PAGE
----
the acquisition of student skills, attitudes, and knowledge in some
o Cannot be denominational.
o Can‟t charge tuition fees.
o Created and run by parents or non-profit societies.
o Must be approved by the ministry of education.
o Considered “public schools”.
o Same per pupil allocation as a “regular” public school.
Edwin G. Ralph
“Promoting Teaching in Rural Schools”
In recent years, increasing urbanization has resulted in a decrease
in rural populations. As a result, there are more multi-grade classrooms, small school closures, realignment of bus routes,
itinerant staff assignments, and amalgamation of rural school
However, rural schools need teachers. There will be an ongoing
need to hire teachers because veteran teachers will reach
retirement age, there are not substantially more students entering
the education field, and most students choose placements in
Concerns that rural school interns have is the ability to secure
suitable living accommodations, the extra travel expenses, and the
lack of access to instructional resources, cultural, leisure,
Advantages that are named by these student teachers include a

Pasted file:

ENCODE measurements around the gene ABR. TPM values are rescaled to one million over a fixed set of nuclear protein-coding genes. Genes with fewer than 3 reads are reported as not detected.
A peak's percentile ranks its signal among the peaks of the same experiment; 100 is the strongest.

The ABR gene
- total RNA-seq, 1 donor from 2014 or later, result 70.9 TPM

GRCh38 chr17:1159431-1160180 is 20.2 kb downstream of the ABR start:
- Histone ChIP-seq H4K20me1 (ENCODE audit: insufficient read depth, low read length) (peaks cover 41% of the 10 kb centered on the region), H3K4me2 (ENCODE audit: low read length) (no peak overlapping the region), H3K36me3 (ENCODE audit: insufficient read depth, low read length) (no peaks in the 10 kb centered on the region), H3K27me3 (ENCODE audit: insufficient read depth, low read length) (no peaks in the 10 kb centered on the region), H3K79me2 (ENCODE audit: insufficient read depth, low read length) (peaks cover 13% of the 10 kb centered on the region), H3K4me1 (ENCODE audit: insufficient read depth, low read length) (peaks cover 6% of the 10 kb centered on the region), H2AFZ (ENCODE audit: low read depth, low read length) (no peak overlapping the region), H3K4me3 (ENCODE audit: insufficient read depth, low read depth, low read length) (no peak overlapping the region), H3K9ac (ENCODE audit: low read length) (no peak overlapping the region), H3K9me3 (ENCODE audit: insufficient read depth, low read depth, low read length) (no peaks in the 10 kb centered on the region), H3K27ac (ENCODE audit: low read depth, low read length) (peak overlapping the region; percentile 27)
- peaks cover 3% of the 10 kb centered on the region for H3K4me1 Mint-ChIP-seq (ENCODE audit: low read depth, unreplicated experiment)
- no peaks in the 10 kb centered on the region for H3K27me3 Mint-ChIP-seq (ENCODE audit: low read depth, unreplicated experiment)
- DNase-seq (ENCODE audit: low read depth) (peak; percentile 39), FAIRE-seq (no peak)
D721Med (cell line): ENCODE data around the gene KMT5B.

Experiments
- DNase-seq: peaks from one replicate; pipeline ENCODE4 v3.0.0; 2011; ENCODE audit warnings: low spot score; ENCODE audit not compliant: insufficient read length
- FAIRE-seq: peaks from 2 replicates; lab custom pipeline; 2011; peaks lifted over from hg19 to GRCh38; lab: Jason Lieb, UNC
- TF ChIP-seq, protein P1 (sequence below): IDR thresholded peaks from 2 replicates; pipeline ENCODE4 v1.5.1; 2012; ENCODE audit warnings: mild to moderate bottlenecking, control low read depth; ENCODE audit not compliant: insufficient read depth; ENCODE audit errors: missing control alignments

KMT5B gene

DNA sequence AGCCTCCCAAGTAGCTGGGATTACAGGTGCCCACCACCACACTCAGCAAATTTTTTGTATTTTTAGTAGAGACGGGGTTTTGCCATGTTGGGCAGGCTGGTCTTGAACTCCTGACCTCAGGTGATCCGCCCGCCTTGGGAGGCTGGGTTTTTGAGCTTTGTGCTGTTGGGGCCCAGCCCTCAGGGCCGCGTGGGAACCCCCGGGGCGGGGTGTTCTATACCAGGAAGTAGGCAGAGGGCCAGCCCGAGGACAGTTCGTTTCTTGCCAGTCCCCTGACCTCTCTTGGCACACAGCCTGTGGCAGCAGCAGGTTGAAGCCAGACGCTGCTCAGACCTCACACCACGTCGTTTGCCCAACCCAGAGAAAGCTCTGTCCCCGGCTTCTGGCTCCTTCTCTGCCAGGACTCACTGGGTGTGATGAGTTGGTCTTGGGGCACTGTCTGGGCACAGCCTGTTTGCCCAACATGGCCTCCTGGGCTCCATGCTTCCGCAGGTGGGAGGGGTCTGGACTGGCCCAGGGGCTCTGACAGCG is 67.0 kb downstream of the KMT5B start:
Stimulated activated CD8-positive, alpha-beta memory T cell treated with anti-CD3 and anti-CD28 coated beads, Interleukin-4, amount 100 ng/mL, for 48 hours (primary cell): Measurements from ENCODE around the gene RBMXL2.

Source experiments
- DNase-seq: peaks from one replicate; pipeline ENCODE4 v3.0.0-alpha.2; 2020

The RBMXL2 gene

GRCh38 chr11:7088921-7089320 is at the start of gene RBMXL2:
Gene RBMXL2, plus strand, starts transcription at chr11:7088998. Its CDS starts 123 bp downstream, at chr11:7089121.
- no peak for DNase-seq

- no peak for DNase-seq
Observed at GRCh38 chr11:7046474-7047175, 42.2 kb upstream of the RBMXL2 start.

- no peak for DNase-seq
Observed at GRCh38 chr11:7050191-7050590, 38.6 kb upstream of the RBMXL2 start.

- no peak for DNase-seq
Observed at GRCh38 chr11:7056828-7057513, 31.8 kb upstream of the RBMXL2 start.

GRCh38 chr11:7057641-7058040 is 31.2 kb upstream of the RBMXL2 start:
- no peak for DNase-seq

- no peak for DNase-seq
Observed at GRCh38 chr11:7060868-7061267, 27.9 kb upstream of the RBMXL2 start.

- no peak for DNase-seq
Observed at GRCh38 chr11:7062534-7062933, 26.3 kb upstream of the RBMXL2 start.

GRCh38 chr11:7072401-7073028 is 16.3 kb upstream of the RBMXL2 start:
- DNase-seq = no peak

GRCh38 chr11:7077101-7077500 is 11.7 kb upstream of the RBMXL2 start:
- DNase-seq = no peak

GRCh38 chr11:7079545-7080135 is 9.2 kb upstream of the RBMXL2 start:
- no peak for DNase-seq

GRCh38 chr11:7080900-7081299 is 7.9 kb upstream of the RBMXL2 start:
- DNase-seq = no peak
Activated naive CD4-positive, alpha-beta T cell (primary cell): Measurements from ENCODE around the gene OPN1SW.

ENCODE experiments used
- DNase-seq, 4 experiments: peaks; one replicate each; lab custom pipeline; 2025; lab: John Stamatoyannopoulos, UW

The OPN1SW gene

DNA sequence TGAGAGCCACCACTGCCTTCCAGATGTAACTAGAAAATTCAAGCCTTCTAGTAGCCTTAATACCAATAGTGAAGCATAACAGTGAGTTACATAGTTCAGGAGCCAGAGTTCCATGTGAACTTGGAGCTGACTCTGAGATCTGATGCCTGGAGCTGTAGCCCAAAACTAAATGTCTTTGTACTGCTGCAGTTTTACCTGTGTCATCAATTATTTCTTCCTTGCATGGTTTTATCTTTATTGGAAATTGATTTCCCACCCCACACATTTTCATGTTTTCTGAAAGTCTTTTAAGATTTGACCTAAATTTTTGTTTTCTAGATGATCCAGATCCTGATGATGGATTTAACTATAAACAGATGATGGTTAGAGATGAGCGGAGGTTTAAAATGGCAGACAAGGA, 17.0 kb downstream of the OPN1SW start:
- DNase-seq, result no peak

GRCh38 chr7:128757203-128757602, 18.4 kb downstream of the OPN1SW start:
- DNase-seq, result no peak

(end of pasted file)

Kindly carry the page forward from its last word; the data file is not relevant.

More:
stronger relationship with students, more community involvement,
the opportunity to engage in more school activities, fewer student
discipline problems, and the opportunity to secure a rural teaching
Disadvantages of teaching in rural schools include the lack of
professional resources, an invasion of privacy, inadequate living
accommodations, isolation from staff/peers, work overload, greater
expense (for student teachers), isolation from support groups and a
lack of diversity in the community.
Advice for those who have rural placements:
o Be involved in school/community activities.
o Be aware on constant public scrutiny.
o Choose mentor teachers who have skills in mentorship and
are good matches.
o Have strong preparation and planning for your rural
placement from the university.
o Make resources known and available.
o Collaborate to find accommodations.
o Have reduced cost programs for rural placements.
“Speaking From Experience”
Michelle spent the first three years of her teaching career in a rural
setting. She chose rural because the need was there and she
wanted a full time position.
She lists the following as advantages to rural placements:
o Opportunity to build your resume.
o Community involvement (appreciative of your efforts) o Fewer student disciplinary problems (depending on
o Opportunity to rub elbows with principals, superintendents,
etc. on a regular basis within the community.
o Great respect for teachers, as professionals, in the
o Opportunity to try new ideas.
o Exposure to new cultures/lifestyles = personal growth
She lists the following disabilities for rural placements
o Same as E. G. Ralph
o Culture shock
o Academic achievement, attendance, and school completion
may not be valued in the community.
o Work can be “all consuming”
Ways that rural community position can change one‟s practice: